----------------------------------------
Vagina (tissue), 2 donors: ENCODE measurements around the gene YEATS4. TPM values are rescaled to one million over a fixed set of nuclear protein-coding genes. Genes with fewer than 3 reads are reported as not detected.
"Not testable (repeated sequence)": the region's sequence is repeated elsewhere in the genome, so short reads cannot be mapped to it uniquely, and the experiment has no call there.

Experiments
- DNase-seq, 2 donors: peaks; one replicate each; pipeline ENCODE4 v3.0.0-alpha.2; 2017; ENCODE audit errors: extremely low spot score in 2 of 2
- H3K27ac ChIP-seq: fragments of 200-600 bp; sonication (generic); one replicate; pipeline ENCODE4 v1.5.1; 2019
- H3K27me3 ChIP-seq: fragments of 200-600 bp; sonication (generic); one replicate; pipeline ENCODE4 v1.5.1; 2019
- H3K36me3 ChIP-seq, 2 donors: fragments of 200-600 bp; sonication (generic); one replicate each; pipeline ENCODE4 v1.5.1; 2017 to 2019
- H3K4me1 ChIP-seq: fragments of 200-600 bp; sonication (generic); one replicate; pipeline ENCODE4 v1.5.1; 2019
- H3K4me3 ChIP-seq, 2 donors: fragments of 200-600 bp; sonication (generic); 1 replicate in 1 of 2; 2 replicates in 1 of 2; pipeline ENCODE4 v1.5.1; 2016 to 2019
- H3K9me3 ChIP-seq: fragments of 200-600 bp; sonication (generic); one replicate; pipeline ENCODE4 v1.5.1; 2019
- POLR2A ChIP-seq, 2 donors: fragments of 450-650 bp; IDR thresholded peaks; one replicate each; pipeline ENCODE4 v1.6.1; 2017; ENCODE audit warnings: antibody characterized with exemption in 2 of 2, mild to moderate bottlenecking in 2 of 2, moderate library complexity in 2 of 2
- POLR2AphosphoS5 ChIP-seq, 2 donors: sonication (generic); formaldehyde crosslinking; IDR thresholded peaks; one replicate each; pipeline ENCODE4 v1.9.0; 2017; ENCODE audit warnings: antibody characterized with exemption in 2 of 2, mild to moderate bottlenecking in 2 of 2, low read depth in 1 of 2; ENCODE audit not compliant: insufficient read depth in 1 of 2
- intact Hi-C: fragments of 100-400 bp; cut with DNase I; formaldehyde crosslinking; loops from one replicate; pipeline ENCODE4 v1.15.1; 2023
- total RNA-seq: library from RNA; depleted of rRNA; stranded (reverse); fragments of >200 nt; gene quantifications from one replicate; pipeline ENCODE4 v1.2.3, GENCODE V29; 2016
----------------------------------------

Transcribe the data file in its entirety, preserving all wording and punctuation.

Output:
Vagina (tissue), 2 donors: ENCODE measurements around the gene YEATS4. TPM values are rescaled to one million over a fixed set of nuclear protein-coding genes. Genes with fewer than 3 reads are reported as not detected.
"Not testable (repeated sequence)": the region's sequence is repeated elsewhere in the genome, so short reads cannot be mapped to it uniquely, and the experiment has no call there.

Experiments
- DNase-seq, 2 donors: peaks; one replicate each; pipeline ENCODE4 v3.0.0-alpha.2; 2017; ENCODE audit errors: extremely low spot score in 2 of 2
- H3K27ac ChIP-seq: fragments of 200-600 bp; sonication (generic); one replicate; pipeline ENCODE4 v1.5.1; 2019
- H3K27me3 ChIP-seq: fragments of 200-600 bp; sonication (generic); one replicate; pipeline ENCODE4 v1.5.1; 2019
- H3K36me3 ChIP-seq, 2 donors: fragments of 200-600 bp; sonication (generic); one replicate each; pipeline ENCODE4 v1.5.1; 2017 to 2019
- H3K4me1 ChIP-seq: fragments of 200-600 bp; sonication (generic); one replicate; pipeline ENCODE4 v1.5.1; 2019
- H3K4me3 ChIP-seq, 2 donors: fragments of 200-600 bp; sonication (generic); 1 replicate in 1 of 2; 2 replicates in 1 of 2; pipeline ENCODE4 v1.5.1; 2016 to 2019
- H3K9me3 ChIP-seq: fragments of 200-600 bp; sonication (generic); one replicate; pipeline ENCODE4 v1.5.1; 2019
- POLR2A ChIP-seq, 2 donors: fragments of 450-650 bp; IDR thresholded peaks; one replicate each; pipeline ENCODE4 v1.6.1; 2017; ENCODE audit warnings: antibody characterized with exemption in 2 of 2, mild to moderate bottlenecking in 2 of 2, moderate library complexity in 2 of 2
- POLR2AphosphoS5 ChIP-seq, 2 donors: sonication (generic); formaldehyde crosslinking; IDR thresholded peaks; one replicate each; pipeline ENCODE4 v1.9.0; 2017; ENCODE audit warnings: antibody characterized with exemption in 2 of 2, mild to moderate bottlenecking in 2 of 2, low read depth in 1 of 2; ENCODE audit not compliant: insufficient read depth in 1 of 2
- intact Hi-C: fragments of 100-400 bp; cut with DNase I; formaldehyde crosslinking; loops from one replicate; pipeline ENCODE4 v1.15.1; 2023
- total RNA-seq: library from RNA; depleted of rRNA; stranded (reverse); fragments of >200 nt; gene quantifications from one replicate; pipeline ENCODE4 v1.2.3, GENCODE V29; 2016